Martin Scorsese, Mick Jagger, and Terence Winter spin a stunning rock 'n' roll tale in "Vinyl"
HBO, Feb. 14, 9:00 PM
By Lori Acken
The sensory feast that is HBO’s thrilling new drama “Vinyl” is the product of a creative collaboration that reaches back to 1995 when Rolling Stones frontman Mick Jagger first mulled a feature film that would delve deep into what he knew best: the gritty reality of the music business and the characters who made it crackle and hum.
Jagger took his idea to Martin Scorsese — a master of blending music and cinema into intensely affecting experiences — who added his “Boardwalk Empire” collaborator Terence Winter to the mix in 2007. The trio weathered issues of timing and economics that led them to reimagine the project as a TV series. The fruits of that patience and partnership are unveiled when “Vinyl,” the group’s love letter to the cultural kaleidoscope that was 1970s New York, premieres Sunday.
Olivia Wilde and Bobby Cannavale dazzle as Devon and Richie Finestra. A lifelong music aficionado, Richie is founder and chief of American Century Records, a company suffering rock ’n’ roll’s assault on its bubblegum roster even as Richie adds younger talent-spotters to his payroll. Haunted by a lost friendship and addictions he barely holds at bay, Richie’s solace is suburban life with Devon, a former Andy Warhol intimate.
“Devon and Richie got sober together, and they’re both sober within this world — this debauchery,” Wilde explained during a recent phone interview. “It is revealed through flashbacks why they have to be so careful about their sobriety together. When Richie breaks that promise, their entire world falls off its axis.”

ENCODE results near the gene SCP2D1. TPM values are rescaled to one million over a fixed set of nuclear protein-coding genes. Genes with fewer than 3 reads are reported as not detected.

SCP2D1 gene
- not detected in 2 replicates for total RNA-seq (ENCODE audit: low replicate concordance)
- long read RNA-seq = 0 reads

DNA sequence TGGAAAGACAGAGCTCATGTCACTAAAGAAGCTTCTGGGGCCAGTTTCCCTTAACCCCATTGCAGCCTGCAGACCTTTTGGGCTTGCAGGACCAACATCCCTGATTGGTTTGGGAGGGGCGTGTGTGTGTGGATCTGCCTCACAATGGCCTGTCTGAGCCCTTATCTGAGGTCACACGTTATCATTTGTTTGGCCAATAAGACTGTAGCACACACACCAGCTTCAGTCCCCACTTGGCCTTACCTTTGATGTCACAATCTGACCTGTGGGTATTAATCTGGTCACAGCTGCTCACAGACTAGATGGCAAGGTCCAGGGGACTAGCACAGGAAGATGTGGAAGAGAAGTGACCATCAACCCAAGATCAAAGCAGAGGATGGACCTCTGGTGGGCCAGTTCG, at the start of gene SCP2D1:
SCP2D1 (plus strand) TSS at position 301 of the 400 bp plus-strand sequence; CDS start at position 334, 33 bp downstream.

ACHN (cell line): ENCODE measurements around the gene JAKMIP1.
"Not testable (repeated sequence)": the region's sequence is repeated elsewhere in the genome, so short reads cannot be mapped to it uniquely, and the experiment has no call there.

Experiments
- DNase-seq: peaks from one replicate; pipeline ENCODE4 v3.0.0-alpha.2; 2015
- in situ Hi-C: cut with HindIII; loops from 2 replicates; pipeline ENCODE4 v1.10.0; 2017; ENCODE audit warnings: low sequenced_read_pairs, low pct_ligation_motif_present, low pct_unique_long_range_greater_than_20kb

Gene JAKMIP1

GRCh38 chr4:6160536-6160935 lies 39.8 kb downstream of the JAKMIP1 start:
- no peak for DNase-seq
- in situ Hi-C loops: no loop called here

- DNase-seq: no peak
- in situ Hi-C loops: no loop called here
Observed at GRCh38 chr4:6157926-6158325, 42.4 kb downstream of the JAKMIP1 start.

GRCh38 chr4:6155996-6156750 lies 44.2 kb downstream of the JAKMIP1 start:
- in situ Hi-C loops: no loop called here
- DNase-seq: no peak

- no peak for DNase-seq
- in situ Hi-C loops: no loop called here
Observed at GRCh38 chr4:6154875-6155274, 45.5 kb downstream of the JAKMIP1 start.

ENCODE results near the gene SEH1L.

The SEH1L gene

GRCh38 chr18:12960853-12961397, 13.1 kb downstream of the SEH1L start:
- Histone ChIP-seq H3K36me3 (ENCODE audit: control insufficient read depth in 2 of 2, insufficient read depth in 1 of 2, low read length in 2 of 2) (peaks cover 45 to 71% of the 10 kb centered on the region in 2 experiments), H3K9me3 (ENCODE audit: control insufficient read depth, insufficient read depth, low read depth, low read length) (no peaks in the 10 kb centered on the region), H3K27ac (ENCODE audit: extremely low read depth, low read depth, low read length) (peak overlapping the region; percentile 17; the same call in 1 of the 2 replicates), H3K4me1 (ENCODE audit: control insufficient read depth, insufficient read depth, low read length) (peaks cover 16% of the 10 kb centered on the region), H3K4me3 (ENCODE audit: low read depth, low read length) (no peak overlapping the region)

“What attracted me to the show in the first place is that it’s all very much high-stakes,” added Cannavale during an HBO event at the Television Critics Association winter press tour. “Everything that’s happening in the show — Richie’s circumstances, the circumstances of the record label — is desperate. Same with this relationship.”
Jagger, Scorsese and Winter (who haunted famed punk rock incubator CBGB as a Brooklyn-born teen) committed themselves to showing an equally unvarnished New York City circa 1973 — “something that can only be told honestly from the perspective of people who actually lived it,” says Wilde. It shouldn’t surprise, then, that concert sequences are each a tour de force, shot with a dreamlike intimacy that lets the viewer climb both into the room and inside Richie’s mind as he revels in the sensations that drive him most. “That’s who this guy is — his entire reason for being,” says Cannavale. “He is connected to the music in a very visceral way and on a very primal level.”
Cannavale understands. “I don’t usually like to talk a lot about what I bring from my own life into it,” he smiles, “but I do think about music pretty much all day every day.”
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